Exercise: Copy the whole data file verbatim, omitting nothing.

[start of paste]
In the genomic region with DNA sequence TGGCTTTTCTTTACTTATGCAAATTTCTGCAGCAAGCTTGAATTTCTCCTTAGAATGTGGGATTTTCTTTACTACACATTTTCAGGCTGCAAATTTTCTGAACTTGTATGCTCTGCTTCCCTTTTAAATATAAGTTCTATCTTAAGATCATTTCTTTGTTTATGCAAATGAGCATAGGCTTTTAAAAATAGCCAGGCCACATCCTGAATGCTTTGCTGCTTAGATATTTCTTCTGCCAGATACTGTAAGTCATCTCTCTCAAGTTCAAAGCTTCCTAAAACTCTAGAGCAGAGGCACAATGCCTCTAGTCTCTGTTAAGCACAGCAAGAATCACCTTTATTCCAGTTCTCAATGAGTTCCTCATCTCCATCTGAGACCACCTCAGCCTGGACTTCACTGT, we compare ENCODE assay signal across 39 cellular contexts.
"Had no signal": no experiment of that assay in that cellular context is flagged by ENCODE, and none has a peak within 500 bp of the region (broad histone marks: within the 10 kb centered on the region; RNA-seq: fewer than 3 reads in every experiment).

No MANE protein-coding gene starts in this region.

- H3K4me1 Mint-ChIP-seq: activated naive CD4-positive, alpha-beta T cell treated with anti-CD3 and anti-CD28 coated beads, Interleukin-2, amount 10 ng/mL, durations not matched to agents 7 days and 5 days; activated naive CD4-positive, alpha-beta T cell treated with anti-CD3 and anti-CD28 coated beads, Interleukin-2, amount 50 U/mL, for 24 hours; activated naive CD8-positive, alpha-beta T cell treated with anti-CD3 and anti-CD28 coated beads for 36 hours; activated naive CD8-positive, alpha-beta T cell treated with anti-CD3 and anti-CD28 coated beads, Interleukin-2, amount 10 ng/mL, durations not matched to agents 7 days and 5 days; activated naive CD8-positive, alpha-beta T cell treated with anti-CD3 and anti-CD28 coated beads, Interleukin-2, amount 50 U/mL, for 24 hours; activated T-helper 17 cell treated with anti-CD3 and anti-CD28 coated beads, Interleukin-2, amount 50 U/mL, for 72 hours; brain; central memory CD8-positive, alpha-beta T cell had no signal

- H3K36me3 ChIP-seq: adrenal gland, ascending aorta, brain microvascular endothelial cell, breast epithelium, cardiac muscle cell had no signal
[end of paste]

In the genomic region with DNA sequence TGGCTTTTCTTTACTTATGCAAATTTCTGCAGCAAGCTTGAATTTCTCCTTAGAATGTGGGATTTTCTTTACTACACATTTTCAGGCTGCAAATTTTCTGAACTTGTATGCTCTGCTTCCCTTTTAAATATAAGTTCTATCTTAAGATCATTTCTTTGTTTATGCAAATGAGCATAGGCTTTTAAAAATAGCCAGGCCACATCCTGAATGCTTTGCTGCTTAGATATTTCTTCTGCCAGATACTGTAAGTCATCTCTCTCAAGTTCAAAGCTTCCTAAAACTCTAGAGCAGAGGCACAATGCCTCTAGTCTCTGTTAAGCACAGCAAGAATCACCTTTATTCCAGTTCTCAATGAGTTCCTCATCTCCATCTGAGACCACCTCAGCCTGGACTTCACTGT, we compare ENCODE assay signal across 39 cellular contexts.
"Had no signal": no experiment of that assay in that cellular context is flagged by ENCODE, and none has a peak within 500 bp of the region (broad histone marks: within the 10 kb centered on the region; RNA-seq: fewer than 3 reads in every experiment).

No MANE protein-coding gene starts in this region.

- H3K4me1 Mint-ChIP-seq: activated naive CD4-positive, alpha-beta T cell treated with anti-CD3 and anti-CD28 coated beads, Interleukin-2, amount 10 ng/mL, durations not matched to agents 7 days and 5 days; activated naive CD4-positive, alpha-beta T cell treated with anti-CD3 and anti-CD28 coated beads, Interleukin-2, amount 50 U/mL, for 24 hours; activated naive CD8-positive, alpha-beta T cell treated with anti-CD3 and anti-CD28 coated beads for 36 hours; activated naive CD8-positive, alpha-beta T cell treated with anti-CD3 and anti-CD28 coated beads, Interleukin-2, amount 10 ng/mL, durations not matched to agents 7 days and 5 days; activated naive CD8-positive, alpha-beta T cell treated with anti-CD3 and anti-CD28 coated beads, Interleukin-2, amount 50 U/mL, for 24 hours; activated T-helper 17 cell treated with anti-CD3 and anti-CD28 coated beads, Interleukin-2, amount 50 U/mL, for 72 hours; brain; central memory CD8-positive, alpha-beta T cell had no signal

- H3K36me3 ChIP-seq: adrenal gland, ascending aorta, brain microvascular endothelial cell, breast epithelium, cardiac muscle cell had no signal